The flowchart of FIG. 5 illustrates this process, where FIG. 5 is a flowchart of a process of addressing an array of interferometric modulators according to one implementation. Referring now to FIG. 5, at block 820, a reset voltage is applied to each display element in a row to set each display element in the row to a high capacitance state. At block 822, the image data is written to that row. At block 824, a reset voltage is applied to each display element in a subsequent row to set each display element in the subsequent row to a high capacitance state. At block 826, the image data is written to the subsequent row. As shown at block 828, this process is continued until all the desired rows of the frame are written. As is explained further below, blocks 822 and 824 can overlap in time.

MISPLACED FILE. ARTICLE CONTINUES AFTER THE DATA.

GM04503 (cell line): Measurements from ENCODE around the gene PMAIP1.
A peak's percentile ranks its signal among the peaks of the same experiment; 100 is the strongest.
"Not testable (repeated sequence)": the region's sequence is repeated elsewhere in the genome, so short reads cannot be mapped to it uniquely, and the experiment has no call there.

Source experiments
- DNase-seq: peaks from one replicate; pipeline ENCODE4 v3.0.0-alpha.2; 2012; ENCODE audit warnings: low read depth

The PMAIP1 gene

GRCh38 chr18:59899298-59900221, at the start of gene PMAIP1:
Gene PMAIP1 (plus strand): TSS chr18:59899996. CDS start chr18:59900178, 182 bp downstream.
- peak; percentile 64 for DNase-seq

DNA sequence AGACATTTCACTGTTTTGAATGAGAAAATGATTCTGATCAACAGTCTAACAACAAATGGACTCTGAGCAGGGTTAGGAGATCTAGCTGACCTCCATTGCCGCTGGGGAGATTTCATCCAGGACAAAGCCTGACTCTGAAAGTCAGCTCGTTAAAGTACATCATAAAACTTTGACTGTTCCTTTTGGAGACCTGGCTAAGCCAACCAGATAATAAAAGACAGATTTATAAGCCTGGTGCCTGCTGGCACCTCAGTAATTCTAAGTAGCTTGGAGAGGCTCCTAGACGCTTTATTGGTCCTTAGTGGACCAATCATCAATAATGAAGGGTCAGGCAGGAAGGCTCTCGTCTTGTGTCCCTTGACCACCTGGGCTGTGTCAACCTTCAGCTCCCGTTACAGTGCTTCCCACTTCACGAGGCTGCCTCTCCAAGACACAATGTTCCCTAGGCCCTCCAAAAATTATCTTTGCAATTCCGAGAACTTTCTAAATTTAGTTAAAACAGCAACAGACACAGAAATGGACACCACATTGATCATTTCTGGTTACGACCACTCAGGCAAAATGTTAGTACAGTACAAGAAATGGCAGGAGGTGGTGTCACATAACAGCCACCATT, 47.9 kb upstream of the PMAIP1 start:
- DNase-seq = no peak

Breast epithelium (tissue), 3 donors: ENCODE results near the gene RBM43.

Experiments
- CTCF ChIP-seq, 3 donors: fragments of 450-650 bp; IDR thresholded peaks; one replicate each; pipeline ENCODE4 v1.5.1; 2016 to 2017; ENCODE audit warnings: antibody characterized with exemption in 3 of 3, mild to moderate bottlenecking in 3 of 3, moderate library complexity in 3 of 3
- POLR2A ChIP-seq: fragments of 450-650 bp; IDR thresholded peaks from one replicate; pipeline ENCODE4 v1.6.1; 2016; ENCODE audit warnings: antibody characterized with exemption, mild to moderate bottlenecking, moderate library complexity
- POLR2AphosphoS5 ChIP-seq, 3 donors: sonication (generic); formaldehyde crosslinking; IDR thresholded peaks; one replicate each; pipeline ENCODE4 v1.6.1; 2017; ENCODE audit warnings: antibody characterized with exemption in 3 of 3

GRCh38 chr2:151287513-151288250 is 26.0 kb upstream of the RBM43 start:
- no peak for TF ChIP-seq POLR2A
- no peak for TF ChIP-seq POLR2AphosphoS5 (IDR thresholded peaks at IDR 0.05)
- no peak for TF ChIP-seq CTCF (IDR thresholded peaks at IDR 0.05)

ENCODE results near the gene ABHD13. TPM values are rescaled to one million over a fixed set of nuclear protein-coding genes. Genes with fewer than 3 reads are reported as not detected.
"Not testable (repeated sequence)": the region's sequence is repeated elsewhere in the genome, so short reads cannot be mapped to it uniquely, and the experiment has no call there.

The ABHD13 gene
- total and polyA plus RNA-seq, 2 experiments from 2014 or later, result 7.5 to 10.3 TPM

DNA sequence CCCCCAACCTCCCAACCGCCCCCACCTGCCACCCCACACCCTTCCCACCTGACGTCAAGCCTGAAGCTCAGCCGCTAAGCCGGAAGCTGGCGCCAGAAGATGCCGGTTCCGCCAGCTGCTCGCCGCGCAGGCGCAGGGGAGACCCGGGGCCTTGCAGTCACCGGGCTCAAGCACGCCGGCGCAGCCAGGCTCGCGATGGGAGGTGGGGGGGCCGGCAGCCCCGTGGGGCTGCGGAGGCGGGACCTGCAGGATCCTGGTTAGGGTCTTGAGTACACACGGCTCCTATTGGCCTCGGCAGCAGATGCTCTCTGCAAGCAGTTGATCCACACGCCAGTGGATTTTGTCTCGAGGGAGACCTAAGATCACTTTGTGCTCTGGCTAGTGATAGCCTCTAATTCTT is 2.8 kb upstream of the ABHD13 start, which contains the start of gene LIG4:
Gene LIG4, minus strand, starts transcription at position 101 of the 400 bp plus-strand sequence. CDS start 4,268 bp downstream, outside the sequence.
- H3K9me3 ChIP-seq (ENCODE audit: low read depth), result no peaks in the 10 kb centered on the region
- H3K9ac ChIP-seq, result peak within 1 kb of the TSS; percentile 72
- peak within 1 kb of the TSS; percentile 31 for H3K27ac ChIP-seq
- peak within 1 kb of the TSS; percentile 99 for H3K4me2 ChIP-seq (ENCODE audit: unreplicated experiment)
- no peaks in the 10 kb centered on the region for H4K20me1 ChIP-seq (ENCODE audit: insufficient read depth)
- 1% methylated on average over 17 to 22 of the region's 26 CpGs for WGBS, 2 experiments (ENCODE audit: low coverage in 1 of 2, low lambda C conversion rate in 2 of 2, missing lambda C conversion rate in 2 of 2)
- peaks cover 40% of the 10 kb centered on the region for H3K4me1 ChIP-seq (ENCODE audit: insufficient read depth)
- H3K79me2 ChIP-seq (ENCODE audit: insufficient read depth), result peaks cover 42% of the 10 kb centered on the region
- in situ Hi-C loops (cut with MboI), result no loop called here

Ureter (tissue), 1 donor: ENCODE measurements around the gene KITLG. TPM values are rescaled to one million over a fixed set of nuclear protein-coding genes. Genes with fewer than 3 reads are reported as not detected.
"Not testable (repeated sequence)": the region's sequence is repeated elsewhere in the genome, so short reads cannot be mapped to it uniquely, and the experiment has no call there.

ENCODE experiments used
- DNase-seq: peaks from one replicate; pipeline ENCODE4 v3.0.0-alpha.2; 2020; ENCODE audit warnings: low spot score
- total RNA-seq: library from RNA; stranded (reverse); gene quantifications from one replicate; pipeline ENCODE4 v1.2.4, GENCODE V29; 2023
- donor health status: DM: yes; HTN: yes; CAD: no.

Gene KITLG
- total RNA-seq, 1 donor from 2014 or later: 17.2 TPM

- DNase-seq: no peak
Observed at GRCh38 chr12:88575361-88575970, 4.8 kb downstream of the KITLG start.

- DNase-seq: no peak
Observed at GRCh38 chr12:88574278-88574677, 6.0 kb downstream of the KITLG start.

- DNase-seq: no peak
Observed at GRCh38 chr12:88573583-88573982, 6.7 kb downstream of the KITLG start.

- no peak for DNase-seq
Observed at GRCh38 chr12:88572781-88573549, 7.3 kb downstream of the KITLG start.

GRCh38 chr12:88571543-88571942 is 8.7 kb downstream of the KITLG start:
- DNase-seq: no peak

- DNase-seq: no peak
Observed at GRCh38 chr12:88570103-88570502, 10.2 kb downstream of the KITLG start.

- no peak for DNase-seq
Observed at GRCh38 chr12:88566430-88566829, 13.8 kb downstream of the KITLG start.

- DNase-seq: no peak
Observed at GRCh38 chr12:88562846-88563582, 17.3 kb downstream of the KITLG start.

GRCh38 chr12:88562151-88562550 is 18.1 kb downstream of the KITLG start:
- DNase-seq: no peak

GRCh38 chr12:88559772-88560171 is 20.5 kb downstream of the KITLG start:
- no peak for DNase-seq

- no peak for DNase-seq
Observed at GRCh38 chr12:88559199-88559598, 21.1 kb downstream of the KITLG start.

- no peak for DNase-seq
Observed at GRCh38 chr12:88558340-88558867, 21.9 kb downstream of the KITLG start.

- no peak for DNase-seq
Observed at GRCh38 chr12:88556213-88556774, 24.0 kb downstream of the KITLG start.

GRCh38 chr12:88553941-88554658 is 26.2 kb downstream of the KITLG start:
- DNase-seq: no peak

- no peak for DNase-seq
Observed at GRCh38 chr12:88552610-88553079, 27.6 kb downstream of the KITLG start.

It will be appreciated that the data writing process which occurs after the display elements are placed in a high capacitance state may change their states from the high capacitance state to a lower capacitance state. To achieve the power savings, the display elements may remain in a relatively high capacitance state during most or all of the data writing period when charge is being added or removed from the display element. For electromechanical display elements such as those described above, this will be the case, as the mechanical response time of these elements can often be much slower than the time required for the charge transfer during data writing.